If you haven’t already guessed, we’re speaking of a wife’s submission to her husband. This topic seems to make many church leaders nervous. They’re usually quick to point out that the husband must not “lord it over the wife.” Considering how well “church leaders” have followed Christ’s admonition in Matthew 20, I find this reaction amusing. Often, the “pastor” or leader will be very quick to put conditions on the wife’s submission, basically outlining numerous paths to righteous disobedience of her husband. For instance, “If he asks you to sin, you must refuse and obey God rather than man.” This is a Scriptural mandate from another context and sounds good here, but then the “pious” woman can claim this exemption whenever she perceives sin, by her definition, and at her own discretion. Is this Biblical? In fact, it opens the door for her to rule over her husband by means of her own views and rationalizations.

What does it mean when the Bible tells a wife to be submissive to her husband? Is submission conditional? Is it limited to certain areas of her life? What is the prerogative and purpose of Biblical submission? These are questions we hope to shed some light on with the following pages.

Eph 5:22-33

 

22 Wives, be subject to your own husbands, as to the Lord. 23 For the husband is the head of the wife, as Christ also is the head of the church, He Himself being the Savior of the body. 24 But as the church is subject to Christ, so also the wives ought to be to their husbands in everything. 25 Husbands, love your wives, just as Christ also loved the church and gave Himself up for her; 26 that He might sanctify her, having cleansed her by the washing of water with the word, 27 that He might present to Himself the church in all her glory, having no spot or wrinkle or any such thing; but that she should be holy and blameless. 28 So husbands ought also to love their own wives as their own bodies. He who loves his own wife loves himself; 29 for no one ever hated his own flesh, but nourishes and cherishes it, just as Christ also does the church, 30 because we are members of His body. 31 For this cause a man shall leave his father and mother, and shall cleave to his wife; and the two shall become one flesh. 32 This mystery is great; but I am speaking with reference to Christ and the church. 33 Nevertheless let each individual among you also love his own wife even as himself; and let the wife see to it that she respect her husband.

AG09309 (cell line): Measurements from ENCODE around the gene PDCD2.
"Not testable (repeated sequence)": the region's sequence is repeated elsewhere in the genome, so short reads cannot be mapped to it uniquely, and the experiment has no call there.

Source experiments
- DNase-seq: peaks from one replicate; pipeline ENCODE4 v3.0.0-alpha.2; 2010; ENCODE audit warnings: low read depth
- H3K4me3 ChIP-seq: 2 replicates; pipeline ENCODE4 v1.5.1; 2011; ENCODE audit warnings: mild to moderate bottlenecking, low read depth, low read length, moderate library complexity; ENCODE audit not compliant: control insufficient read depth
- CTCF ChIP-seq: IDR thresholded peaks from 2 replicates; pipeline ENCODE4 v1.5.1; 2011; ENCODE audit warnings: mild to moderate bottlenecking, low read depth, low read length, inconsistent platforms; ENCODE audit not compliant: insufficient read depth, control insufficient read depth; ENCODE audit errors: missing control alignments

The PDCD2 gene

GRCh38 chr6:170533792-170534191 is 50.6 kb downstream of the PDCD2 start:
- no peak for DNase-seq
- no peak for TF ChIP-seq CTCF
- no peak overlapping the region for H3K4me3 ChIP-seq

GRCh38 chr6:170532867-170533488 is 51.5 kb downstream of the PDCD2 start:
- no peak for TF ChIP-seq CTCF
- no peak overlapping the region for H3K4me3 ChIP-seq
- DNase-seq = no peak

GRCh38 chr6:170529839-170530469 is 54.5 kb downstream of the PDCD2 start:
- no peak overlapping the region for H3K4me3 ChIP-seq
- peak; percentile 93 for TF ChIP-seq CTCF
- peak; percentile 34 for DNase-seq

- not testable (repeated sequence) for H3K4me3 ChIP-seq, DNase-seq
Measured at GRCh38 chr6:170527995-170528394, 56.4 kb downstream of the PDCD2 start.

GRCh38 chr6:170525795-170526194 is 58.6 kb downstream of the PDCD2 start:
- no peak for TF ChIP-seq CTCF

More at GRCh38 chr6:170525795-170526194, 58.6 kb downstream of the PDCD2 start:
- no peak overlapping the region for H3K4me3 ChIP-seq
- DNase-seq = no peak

In verse 22, the verb “submit” (be subject) does not appear, but the immediate context of the statement within the letter concerns submission. Verse 21 says, “and be subject to one another in the fear of Christ.”  The idea of submission is carried over and expanded in the following verse; the one we’re beginning with. The word for submission in this context is very different from the word used in Hebrews 13:7, where the writer was talking about submitting to leaders. In Hebrews the word was:

NT:5226 hupeikoo; from Homer (900 B.C.?) down;
to resist no longer, but to give way, yield (properly, of combatants);
metaphorically, to yield to authority and admonition, to submit Heb
13:17. *
(from Thayer's Greek Lexicon, Electronic Database.
Copyright (c) 2000 by Biblesoft)

Hebrews 13 is the only place you will find this word, and rather than speaking of general submission it speaks of giving honor and respect – deference - where it is due. It is used with the word translated “obey”: